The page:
I suspect that our willingness to buy into wellness, self-care, and even self-partnering is linked to a faith crisis across a whole generation. Society has always offered people consistent ways to go about feeling whole. If not through marriage and family, then one could look to religion, public service, charity, and any other number of institutions for meaning in times of need. But we don’t know what to believe in anymore. Divorce rates skyrocketed amongst our parents. Religious figures around the country have been unmasked as pedophiles. The President has declared war on the media, and the people have engaged in a war of the president. The #MeToo movement showed us that atrocities happen behind closed doors even in the most aspirational of industries. The institutions we have traditionally looked to on our path to fulfillment have fallen before the eyes of millennials, who, left with nothing to believe in, are forced to find meaning within themselves. 

Being single can push us to search within ourselves. Not having a partner sounds more appealing than ever before as it becomes increasingly acceptable to invest time, money, and energy in cultivating the temple of the self. Relationships with other people are consuming. To choose to be on your own is to redirect your energy. If you are in partnership with yourself, you are constantly negotiating with yourself, relating to yourself in the ways that you would be with a partner were you to have one. Emma Watson’s conviction that happiness can be found in self-partnering says something not only about how we understand relationships and the single vs. partnered paradigm but about the newfound potential for fulfillment that we are starting to see within ourselves. 

“Your moment is allowing you to question relationships,” said Bolick. “Not as a result of personal family trauma, but because the cultural messaging that you’re getting is encouraging you. And that’s really cool.”18 There’s something promising about the term self-partnered in how seamlessly it fits into the lexicon of self-care. The word transforms the condition of being unmarried and uncoupled from a relationship status into a living, breathing, experience with the potential to grow and evolve. While ‘single’ feels like a static word, ‘self-partnered’ is an expansive one. It implies a lifelong quest that could be the most fulfilling of your life.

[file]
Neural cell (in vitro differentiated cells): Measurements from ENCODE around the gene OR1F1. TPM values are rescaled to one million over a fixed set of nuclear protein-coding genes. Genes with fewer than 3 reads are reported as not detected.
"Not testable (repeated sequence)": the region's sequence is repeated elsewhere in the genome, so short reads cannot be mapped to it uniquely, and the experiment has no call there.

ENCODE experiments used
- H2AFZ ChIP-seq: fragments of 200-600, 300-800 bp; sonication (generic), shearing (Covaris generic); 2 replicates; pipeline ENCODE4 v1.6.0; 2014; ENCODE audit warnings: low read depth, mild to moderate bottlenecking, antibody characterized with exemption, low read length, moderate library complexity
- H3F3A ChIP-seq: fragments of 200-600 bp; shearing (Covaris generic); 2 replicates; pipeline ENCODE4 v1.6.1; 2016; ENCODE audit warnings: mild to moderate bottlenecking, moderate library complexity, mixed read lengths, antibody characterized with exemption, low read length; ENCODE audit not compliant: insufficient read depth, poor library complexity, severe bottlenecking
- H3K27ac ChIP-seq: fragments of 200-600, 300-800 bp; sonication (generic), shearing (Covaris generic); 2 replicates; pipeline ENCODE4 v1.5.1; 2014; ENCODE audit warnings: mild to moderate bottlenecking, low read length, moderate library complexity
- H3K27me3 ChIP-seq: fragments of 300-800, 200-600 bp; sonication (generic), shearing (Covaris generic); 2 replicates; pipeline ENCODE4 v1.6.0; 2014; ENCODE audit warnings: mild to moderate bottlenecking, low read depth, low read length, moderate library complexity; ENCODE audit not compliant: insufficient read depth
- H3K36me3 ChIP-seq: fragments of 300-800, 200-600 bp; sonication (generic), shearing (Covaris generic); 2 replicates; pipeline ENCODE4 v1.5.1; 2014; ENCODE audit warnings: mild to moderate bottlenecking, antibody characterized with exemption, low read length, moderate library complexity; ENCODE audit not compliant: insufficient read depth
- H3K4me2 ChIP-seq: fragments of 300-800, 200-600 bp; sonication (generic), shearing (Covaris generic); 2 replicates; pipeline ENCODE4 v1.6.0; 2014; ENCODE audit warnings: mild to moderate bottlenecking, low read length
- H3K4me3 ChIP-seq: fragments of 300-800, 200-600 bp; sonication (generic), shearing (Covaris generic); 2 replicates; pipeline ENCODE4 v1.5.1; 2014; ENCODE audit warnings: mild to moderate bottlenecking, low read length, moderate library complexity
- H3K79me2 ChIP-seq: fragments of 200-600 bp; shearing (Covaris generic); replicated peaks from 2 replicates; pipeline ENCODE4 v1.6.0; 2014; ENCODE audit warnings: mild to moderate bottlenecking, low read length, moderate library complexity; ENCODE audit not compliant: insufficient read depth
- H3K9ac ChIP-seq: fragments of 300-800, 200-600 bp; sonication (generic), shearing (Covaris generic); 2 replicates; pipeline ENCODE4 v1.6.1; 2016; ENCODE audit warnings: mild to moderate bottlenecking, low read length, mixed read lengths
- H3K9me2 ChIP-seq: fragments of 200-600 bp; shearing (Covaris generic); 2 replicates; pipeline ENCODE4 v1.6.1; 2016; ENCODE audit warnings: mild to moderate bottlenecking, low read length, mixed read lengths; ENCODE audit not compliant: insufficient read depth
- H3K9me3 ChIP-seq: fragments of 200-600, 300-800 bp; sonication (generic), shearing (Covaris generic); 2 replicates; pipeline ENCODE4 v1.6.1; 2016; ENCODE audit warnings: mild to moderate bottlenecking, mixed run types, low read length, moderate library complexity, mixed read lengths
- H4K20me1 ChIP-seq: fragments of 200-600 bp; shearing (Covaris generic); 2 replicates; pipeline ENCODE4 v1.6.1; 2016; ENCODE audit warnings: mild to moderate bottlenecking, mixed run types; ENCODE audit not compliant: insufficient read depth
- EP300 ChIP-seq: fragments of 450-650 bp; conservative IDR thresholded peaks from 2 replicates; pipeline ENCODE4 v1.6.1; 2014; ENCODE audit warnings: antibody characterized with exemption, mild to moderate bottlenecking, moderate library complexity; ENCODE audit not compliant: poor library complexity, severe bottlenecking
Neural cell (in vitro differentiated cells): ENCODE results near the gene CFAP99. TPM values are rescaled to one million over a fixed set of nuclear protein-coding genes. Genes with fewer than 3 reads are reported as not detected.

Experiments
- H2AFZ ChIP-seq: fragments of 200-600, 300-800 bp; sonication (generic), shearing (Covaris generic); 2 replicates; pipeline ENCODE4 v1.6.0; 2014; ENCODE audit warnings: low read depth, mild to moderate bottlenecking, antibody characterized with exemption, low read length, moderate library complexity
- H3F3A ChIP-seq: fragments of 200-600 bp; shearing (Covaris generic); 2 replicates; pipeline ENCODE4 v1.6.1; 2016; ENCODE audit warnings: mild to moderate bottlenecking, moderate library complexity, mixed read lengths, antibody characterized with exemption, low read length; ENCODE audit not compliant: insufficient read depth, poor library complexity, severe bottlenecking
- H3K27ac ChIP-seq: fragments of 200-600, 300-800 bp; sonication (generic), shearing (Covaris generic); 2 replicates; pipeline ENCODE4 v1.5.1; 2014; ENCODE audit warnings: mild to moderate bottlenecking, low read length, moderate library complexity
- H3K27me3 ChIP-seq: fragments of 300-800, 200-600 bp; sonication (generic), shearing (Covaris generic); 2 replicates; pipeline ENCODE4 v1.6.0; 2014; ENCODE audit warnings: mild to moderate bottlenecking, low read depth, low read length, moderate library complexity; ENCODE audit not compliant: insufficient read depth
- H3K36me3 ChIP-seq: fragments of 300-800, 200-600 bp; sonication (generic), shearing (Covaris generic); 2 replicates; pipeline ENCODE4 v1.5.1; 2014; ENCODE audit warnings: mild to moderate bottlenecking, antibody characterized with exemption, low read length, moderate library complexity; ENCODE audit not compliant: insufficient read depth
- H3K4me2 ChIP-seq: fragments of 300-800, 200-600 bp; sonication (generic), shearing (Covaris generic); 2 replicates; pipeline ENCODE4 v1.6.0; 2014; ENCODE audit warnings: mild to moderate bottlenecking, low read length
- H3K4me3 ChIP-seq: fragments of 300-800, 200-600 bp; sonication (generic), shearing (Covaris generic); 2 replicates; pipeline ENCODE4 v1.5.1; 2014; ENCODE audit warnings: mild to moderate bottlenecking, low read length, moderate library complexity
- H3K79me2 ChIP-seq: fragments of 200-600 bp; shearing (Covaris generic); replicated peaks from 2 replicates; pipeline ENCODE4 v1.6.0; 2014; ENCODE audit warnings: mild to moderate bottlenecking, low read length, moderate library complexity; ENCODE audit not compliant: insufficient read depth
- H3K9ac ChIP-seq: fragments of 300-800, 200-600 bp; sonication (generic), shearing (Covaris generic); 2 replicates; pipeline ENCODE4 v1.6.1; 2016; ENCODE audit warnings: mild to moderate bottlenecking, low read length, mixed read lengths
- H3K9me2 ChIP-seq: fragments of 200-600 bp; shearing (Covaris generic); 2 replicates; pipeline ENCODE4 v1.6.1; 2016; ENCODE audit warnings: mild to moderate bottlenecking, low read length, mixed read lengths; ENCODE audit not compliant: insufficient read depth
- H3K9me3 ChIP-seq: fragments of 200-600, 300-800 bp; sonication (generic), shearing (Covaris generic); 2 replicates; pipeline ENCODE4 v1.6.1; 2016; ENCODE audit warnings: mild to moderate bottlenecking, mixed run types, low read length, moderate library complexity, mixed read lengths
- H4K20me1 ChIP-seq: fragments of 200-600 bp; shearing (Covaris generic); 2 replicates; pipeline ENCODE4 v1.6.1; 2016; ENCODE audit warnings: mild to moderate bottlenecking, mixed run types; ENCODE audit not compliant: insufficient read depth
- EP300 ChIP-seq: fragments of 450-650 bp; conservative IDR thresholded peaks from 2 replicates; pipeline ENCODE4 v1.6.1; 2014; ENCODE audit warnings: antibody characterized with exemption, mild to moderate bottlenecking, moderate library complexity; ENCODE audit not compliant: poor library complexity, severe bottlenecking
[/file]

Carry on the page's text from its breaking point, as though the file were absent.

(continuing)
But self-partnered as a term raises some inevitable concerns. In presenting self-partnership as an alternative to singledom, Watson unconsciously perpetuates the idea that there is something wrong with being single. “Self-partnering is still operating under the umbrella of coupledom as what should be happening by describing itself in relation to coupledom,” said Bolick.19 It’s true. With self-partnership, there remains an undeniable contradiction inherent in the language. But I don’t know that the conflict is a problem as much as a manifestation of a complex reality. As much as society is beginning to stress individual independence as an aspirational condition, none of us want to be alone. We’re not going to get over the deep-seated fear of not finding love overnight. Self-partnered is a term that Watson threw out casually in an interview. It wasn’t meant to be a radical, political statement against societal norms. Instead, Watson offered up an addition to the insufficient vocabulary we have for making sense of our shifting views of what it means to be fulfilled. ‘Self-partnered’ both appeals to the very real part of us that still believes in a romantic ideal, while giving a voice to the part of us that knows better. It doesn’t suggest that we have to be alone, rather it softly reminds us that there is a value in being with ourselves. 

Being single and being alone are two very different things. “There’s no such thing as an individual that is not related to others,” said Bolick “we all need intimacy and we all need love.”20Millenials have been dubbed the loneliest generation. Some believe it’s because of declining marriage rates amongst the generation, but that simply isn’t true. In work presented in the American Psychological Association’s 124th annual conference in 2016, social scientist Bella dePaula suggested that single people often have more fulfilling social lives and experience greater psychological growth than some married people. She also found that self-sufficient single people were less likely to experience negative emotions than any other studied demographic.21 Millennials are after all constantly criticized for being selfish and narcissistic, but what if they’re just the first generation to conceptualize themselves outside of notions of romantic love? In singledom, there is an abundance of space for collectivity, solidarity, and friendship. Placing too much value on romantic relationships detracts from our ability to relate meaningfully to other people. “What’s changing is that culture and society is more accepting of the different ways that people can find love, rather than it just being the princess and prince charming,” said Bolick of the moment.22 Embracing singledom has the potential to push us into healthier, more fulfilling modes of social interaction.